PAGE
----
Gradients, Linearity, and Sparsity
The Product Mix example presented earlier is the simplest type of optimization problem -- a linear programming problem. In this Advanced Tutorial, we'll use the Product Mix example to illustrate several concepts that underlie all optimization problems:
- Derivatives, Gradients, and the Jacobian
- Linearity, Nonlinearity, and Non-Smoothness
- Mixed Linear and Nonlinear Functions and Terms
- Using the LP Coefficient Matrix Directly
- Handling Sparsity in the Jacobian Directly
If you'd like to learn more about simulation as well as optimization, consult our tutorials on simulation, risk analysis and Monte Carlo simulation.
Derivatives, Gradients, and the Jacobian
Recall the formula we wrote for the objective function in the Product Mix example:
Maximize 450 X1 + 1150 X2 + 800 X3 + 400 X4 (Profit)
Consider how this function changes as we change each variable X1, X2, X3 and X4. If we increase X1 by 1, Profit increases by 450; if we decrease X2 by 1, Profit decreases by 1150; and so on. In mathematical terms, 450 is the partial derivative of the objective function with respect to variable X1, and 1150 is its partial derivative with respect to X2.
A function of several variables has an overall "rate of change" called its gradient, which is simply a vector of its partial derivatives with respect to each variable:
( 75, 30, 50 )
Similarly, each constraint has a gradient, which is a vector consisting of the partial derivatives of that function with respect to each decision variable. The first constraint (Glue) has a gradient vector ( 50, 50, 100, 50 ) because it increases by 50 if either X1, X2 or X4 is increased by 1, and it changes by 100 if X3 is changed by 1:
50 X1 + 50 X2 + 100 X3 + 50 X4 <= 5800 (Glue)
5 X1 + 15 X2 + 10 X3 + 5 X4 <= 730 (Pressing)
500 X1 + 400 X2 + 300 X3 + 200 X4 <= 29200 (Pine chips)
500 X1 + 750 X2 + 250 X3 + 500 X4 <= 60500 (Oak chips)
We can combine the gradients of all the constraint functions into a matrix, usually called the Jacobian matrix. The Jacobian for the Product Mix example looks like this:
Almost every "classical" optimization method, for linear and smooth nonlinear problems, makes use of the objective gradient and the Jacobian matrix of the constraints.
Linearity, Nonlinearity, and Non-Smoothness
Note that each of these partial derivatives is constant in the Product Mix problem. For example, as shown below, the objective function changes by 450 units, whether X1 moves from 0 to 1 or from 100 to 101. This is true of every linear problem: In a linear programming problem, the objective gradient and Jacobian matrix elements are all constant. In this case, the Jacobian matrix (sometimes with the objective gradient as an extra row) is often called the LP coefficient matrix.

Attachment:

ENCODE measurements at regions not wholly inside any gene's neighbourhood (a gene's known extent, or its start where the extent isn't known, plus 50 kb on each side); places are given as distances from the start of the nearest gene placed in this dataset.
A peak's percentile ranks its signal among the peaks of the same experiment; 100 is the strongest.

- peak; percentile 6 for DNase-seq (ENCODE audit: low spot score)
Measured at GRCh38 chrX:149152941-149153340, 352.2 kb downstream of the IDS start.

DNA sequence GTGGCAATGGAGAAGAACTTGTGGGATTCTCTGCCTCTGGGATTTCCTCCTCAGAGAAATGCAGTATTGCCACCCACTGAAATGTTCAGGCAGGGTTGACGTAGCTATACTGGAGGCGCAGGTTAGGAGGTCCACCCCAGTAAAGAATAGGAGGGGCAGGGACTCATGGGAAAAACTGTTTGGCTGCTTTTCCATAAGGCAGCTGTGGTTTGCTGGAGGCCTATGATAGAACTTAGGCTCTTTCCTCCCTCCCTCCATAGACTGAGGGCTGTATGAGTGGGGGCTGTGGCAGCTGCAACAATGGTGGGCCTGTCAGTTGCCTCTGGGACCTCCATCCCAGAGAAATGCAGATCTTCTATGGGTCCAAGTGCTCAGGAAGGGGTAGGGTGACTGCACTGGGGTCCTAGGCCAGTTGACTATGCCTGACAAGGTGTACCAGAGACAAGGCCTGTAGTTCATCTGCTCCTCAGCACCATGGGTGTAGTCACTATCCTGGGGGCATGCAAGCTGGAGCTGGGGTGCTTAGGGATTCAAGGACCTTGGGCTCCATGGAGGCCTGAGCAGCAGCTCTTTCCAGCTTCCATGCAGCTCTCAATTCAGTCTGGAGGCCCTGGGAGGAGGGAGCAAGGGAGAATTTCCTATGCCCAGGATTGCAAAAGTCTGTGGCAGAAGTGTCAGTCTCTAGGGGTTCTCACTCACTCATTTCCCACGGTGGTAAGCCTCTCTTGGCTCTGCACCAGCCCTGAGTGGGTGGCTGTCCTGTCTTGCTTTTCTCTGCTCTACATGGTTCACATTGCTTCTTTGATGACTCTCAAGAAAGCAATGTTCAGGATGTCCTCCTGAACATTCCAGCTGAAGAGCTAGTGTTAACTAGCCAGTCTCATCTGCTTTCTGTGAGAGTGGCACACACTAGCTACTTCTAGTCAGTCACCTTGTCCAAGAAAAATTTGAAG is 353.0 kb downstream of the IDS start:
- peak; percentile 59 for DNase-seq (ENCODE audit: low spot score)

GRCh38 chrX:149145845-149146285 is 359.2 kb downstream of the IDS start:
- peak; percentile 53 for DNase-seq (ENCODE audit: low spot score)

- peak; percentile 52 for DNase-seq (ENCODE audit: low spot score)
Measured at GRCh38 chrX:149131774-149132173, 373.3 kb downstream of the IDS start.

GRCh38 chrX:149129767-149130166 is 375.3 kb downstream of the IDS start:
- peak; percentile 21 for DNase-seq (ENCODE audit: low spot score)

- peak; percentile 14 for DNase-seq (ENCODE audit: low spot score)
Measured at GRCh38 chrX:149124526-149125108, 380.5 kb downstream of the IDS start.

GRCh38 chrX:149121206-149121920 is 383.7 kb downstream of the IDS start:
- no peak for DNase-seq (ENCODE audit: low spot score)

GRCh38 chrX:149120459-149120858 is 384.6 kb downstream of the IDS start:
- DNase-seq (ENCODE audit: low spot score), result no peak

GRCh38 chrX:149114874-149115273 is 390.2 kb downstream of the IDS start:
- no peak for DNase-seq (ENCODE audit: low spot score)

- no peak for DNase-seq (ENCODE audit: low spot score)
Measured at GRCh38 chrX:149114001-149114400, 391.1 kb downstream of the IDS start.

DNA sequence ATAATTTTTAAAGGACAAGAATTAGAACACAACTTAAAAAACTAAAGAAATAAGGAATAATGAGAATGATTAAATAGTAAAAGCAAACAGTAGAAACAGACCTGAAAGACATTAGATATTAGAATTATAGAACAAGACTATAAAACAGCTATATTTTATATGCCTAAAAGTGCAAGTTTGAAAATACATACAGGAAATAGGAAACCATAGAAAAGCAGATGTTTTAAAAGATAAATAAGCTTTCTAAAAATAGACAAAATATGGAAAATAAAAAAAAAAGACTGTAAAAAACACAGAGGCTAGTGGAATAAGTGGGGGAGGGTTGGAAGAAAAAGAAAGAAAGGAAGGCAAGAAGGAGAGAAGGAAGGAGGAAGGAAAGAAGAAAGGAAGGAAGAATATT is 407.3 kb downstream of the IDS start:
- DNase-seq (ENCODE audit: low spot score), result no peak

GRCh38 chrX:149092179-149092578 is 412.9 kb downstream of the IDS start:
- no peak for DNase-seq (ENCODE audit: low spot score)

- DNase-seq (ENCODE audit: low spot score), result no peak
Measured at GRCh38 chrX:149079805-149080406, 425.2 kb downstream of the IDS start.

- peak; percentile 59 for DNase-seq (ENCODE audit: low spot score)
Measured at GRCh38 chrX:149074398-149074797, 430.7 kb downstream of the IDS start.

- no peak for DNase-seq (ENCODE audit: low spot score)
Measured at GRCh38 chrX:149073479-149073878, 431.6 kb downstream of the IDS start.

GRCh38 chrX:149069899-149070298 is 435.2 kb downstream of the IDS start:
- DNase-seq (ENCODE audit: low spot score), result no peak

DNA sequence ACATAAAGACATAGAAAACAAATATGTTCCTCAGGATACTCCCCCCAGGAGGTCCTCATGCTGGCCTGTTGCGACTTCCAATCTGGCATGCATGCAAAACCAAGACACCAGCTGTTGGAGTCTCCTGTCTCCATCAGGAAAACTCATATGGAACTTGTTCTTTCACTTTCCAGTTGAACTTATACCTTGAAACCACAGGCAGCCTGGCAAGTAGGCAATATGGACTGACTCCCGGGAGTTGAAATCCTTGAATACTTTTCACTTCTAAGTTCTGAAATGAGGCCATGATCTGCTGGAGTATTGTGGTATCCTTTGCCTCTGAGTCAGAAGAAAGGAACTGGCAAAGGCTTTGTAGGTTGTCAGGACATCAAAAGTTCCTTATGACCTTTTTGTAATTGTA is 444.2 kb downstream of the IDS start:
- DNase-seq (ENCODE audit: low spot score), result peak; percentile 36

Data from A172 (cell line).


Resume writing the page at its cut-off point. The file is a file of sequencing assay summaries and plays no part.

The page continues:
Consider a simple nonlinear function such as X1 * X2 (shown below). If X1 increases by 1 unit, how much will the function change? This change is not constant; it depends on the current value of X2. In a nonlinear optimization problem, the objective gradient and Jacobian matrix elements are not all constant.
In a smooth nonlinear optimization problem, the partial derivatives may be variable, but they change continuously as the variables change -- they do not "jump" from one value to another. A nonsmooth function, such as ABS(X1) (which returns the absolute value of X1) behaves differently: As shown below, if X1 is positive, it has a partial derivative of 1, but if X1 is negative, it has a partial derivative of -1. The partial derivative is discontinuous at 0, jumping between 1 and -1.
Mixed Linear and Nonlinear Functions and Terms
Many nonlinear (and even nonsmooth) optimization models include some all-linear constraints and / or some variables that occur linearly in all of the constraints. Advanced Solvers for smooth nonlinear and nonsmooth problems can gain speed and accuracy by taking advantage of this fact. The hybrid Evolutionary Solver in the Premium Solver Platform, the Large-Scale GRG Solver engine, and the OptQuest Solver engine are examples of advanced Solvers that work in this way.
Even if a constraint is nonlinear, it may be separated into nonlinear and linear terms. Similarly, some variables may occur only in the linear terms of otherwise nonlinear constraints. Some very advanced Solvers, such as the Large-Scale SQP Solver engine, are designed to exploit these properties of an optimization problem.
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